7 Medical Conditions Which Often Goes Undiagnosed in Pregnant Women

“A Mother to be” as a Woman we really fascinated by this title. We start imagining how our babies look like their little face and tiny hands. It is really a remarkable experience for us. Sometimes we carried away by the joyful feelings and think everything is okay so we tend to miss out some health indications in our body.

Especially, for women who are getting pregnant for the first time and some busy working mom who always surrounded by their fast-paced life. Little did they know sometimes the fatigue and dizziness are not as normal as they think it was. In fact, it can lead to birth injuries such as stillborn, congenital malformations, even death. So, Buzzers here are the 7 medical conditions which you should pay attention and check with your doctor.

1. Severe Anemia.

Severe anemia is when your body can’t produce enough red blood cells that needed to deliver oxygen to your organs and your baby as well as to support the growth of your baby. The cause of why your body can’t produce enough red blood cell is because of three factors. Those are iron deficiency, folate deficiency, and vitamin B12 deficiency. You should check with your doctor if you have these symptoms; pale skin, severe dizziness, rapid heartbeat, fatigue, and weakness. If left untreated, severe anemia can cause postpartum depression, a baby with anemia, developmental delays, and preterm delivery.


2. Gestational Diabetes.

Gestational Diabetes is your high blood sugar level increases because your body produces placenta during pregnancy. The symptoms are feeling more thirsty that lead to pee more and feeling more hungry. Gestational diabetes can cause stillborn, and birth defects.

Gestational Diabetes

3. Hypoglycemia.

Hypoglycemia can develop in your body because every person body has a different reaction to insulin. If your blood sugar level is less than 60 mg/dL, it’s positive that you have hypoglycemia. The symptoms are anxiety, shaking, sweating, tingling around the mouth, heart palpitations, nausea, and vomiting. Even though the blood sugar level is less than normal interestingly hypoglycemia occurs mostly in a woman with diabetes. Hypoglycemia can cause complications to mother and baby. Mother and baby can experience seizures, coma, and even death. The baby also can develop hypoglycemia after birth.


4. Fetal Macrosomia.

Fetal macrosomia is caused by genetic factors or maternal conditions such as obesity or diabetes. In Fetal macrosomia, the baby will weight more than 9 pounds. The symptoms you will have during pregnancy is large fundal height and polyhydramnios; a condition that your body builds up too many amniotic fluids. Fetal macrosomia can lead to labor problems for the mother, bleeding, uterine rupture and genital tract lacerations for the mother. For the baby, it can cause lower blood sugar, metabolic syndrome, and obesity.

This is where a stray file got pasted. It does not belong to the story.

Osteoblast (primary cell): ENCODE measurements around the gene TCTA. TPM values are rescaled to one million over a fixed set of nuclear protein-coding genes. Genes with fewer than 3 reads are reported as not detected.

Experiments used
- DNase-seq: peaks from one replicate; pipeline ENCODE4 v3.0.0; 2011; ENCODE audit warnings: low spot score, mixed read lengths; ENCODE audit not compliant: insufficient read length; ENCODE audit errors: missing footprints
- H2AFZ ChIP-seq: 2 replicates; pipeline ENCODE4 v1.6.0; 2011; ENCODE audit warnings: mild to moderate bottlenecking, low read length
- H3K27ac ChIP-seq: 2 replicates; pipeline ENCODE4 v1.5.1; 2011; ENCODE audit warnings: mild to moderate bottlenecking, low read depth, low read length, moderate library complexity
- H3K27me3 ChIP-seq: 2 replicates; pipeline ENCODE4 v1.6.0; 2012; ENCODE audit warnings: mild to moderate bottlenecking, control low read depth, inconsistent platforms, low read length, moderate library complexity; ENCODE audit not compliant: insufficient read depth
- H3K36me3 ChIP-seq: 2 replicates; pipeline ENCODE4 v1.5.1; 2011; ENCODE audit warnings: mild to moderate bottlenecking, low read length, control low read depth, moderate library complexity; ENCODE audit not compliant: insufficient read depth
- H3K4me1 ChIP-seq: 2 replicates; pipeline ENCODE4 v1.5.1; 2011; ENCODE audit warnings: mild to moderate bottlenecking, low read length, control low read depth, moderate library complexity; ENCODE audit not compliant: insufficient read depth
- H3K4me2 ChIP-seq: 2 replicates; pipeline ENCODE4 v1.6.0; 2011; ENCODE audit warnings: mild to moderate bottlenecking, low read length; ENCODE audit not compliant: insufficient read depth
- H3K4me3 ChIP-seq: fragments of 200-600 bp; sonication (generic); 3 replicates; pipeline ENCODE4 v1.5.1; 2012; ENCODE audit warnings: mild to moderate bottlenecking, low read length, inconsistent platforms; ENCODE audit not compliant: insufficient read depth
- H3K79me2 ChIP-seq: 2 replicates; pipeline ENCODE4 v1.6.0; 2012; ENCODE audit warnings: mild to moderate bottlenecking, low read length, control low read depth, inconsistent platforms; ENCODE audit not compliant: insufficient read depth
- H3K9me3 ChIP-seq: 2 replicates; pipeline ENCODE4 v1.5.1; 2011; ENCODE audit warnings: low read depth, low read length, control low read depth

5. RH incompatibility.

If you are a couple with different Rh; the woman is Rh negative while the man is Rh positive, most likely you will develop RH incompatibility with your baby. If you are Rh-negative and your baby Rh-positive, your body will think your baby is a foreign substance. The condition will make your immune system to attack the baby and destroy the blood cells in your baby. The symptoms could be seen from bilirubin level and jaundice in your baby after birth. RH incompatibility will lead to complications such as seizures, anemia, brain damage to the baby, swelling, and trouble with mental function.

Rh Incompatibility

6. Preeclampsia.

Preeclampsia usually occurs in a woman with high blood pressure in their 20 weeks of pregnancy. The symptoms are some but not limited to severe headaches, upper abdominal pain on your right side, vomiting, shortness of breath, kidney problems. Preeclampsia can lead to several complications such as fetal growth restriction, preterm birth, HELLP syndrome which destroy red blood cells, organ damage, and cardiovascular disease even death if not treated properly.


7. Maternal Infections.

As we know, during pregnancy women body is changing. First their immune system will be more prone and the functions of several organs such as kidneys, ureter and bladder also change. When your function of bladder chchange soou keep urine in the bladder too long that will trigger urinary tract infection. Sometimes you can also get infections from undercooked meat. The infections plus the weak immune systems is a harmful combination you wish not to have during pregnancy. The symptoms could be varied depends on what kind of infections you have. Maternal infections can lead to complications, miscarriage, birth defect, preterm delivery and death.

Maternal infections

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